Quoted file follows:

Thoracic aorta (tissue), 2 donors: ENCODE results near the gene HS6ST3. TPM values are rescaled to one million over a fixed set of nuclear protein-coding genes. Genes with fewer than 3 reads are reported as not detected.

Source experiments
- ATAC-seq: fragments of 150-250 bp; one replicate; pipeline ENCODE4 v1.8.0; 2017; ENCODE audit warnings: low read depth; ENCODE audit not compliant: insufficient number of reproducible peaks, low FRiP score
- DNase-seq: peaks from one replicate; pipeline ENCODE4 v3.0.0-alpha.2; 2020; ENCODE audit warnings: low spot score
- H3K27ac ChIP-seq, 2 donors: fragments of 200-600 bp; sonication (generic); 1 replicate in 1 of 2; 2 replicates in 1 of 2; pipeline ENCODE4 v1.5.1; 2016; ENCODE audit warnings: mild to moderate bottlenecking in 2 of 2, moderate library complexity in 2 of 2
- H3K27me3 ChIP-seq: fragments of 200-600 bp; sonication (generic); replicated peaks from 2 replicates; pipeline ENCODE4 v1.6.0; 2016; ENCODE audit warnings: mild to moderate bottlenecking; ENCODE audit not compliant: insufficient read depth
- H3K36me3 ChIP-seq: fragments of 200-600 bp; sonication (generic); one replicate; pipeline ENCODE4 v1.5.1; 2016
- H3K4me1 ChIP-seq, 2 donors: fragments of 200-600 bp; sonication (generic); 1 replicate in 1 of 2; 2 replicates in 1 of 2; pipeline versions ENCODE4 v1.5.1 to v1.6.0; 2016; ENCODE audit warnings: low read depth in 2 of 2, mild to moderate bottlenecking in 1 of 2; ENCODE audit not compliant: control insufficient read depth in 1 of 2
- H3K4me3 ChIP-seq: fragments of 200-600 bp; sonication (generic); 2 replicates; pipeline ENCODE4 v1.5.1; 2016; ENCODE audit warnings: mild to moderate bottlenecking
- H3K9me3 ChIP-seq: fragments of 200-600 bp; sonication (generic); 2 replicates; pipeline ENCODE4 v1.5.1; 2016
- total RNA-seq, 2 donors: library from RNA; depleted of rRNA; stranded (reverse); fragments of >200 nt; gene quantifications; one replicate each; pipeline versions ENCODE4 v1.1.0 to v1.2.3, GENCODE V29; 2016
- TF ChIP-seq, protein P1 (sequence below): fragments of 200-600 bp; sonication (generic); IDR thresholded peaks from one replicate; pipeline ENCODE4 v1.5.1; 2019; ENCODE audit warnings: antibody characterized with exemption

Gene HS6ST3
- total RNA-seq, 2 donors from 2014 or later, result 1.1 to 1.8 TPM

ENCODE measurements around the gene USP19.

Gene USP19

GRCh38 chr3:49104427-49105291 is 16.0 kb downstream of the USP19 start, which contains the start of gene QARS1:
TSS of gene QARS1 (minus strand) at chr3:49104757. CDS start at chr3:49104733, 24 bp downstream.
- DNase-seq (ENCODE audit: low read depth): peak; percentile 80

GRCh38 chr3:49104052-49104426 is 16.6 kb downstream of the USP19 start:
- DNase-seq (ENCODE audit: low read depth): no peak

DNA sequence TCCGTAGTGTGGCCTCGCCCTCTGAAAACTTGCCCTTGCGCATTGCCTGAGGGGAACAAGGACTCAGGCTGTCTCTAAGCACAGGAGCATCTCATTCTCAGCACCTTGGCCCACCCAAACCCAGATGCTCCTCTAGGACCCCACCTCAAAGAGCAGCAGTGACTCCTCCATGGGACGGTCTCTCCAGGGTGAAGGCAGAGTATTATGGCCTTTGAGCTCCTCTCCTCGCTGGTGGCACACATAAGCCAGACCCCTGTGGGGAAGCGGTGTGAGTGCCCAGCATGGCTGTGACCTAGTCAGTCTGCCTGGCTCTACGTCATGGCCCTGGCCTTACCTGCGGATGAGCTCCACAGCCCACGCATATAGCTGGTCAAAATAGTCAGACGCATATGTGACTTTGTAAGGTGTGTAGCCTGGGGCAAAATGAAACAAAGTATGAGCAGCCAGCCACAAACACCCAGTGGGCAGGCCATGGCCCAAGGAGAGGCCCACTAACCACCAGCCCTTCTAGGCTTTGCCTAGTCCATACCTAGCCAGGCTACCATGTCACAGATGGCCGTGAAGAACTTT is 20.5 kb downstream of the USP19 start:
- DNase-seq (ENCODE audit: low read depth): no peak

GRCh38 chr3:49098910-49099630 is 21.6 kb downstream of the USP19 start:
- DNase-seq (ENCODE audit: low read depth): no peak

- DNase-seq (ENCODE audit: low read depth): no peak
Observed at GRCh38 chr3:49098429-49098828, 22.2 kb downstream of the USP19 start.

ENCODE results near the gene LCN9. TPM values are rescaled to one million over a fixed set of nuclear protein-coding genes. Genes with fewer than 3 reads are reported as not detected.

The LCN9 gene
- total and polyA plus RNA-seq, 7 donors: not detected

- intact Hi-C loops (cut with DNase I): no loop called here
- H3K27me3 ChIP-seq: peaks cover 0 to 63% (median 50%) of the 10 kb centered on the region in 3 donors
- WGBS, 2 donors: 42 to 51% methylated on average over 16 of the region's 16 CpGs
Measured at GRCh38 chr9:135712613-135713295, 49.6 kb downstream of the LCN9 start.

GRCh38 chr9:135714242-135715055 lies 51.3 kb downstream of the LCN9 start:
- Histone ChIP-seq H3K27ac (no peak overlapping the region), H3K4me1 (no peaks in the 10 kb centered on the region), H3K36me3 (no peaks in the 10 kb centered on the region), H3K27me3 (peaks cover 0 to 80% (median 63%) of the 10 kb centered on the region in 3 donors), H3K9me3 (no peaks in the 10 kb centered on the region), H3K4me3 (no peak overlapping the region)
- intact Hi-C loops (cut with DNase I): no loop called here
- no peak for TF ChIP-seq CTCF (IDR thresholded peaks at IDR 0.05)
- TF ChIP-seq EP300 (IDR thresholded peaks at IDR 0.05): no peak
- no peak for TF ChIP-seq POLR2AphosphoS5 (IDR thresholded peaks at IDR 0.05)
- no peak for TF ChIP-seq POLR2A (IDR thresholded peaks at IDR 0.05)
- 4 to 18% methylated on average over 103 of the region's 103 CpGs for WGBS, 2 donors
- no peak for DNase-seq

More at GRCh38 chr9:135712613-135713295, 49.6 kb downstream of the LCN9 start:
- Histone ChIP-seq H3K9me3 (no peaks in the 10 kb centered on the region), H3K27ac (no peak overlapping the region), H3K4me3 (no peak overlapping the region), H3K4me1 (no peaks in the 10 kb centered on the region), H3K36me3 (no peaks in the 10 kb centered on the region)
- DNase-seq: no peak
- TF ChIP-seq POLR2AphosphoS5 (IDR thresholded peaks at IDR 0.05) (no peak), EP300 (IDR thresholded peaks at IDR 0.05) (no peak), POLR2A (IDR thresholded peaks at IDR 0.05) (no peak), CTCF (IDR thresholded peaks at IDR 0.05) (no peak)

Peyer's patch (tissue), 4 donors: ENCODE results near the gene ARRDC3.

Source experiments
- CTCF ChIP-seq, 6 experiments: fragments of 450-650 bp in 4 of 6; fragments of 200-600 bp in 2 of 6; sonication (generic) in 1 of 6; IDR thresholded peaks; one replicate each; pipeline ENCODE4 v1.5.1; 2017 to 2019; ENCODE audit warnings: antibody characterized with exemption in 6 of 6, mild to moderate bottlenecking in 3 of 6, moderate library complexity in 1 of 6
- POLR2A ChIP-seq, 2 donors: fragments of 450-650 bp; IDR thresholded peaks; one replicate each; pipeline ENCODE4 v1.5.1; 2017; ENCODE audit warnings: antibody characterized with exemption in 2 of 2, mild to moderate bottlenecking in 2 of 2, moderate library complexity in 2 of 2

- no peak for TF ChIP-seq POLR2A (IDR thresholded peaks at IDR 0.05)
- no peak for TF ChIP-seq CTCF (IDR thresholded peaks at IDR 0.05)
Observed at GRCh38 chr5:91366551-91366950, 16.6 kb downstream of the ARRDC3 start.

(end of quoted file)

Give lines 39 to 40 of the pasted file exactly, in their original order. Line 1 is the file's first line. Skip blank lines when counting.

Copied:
- TF ChIP-seq EP300 (IDR thresholded peaks at IDR 0.05): no peak
- no peak for TF ChIP-seq POLR2AphosphoS5 (IDR thresholded peaks at IDR 0.05)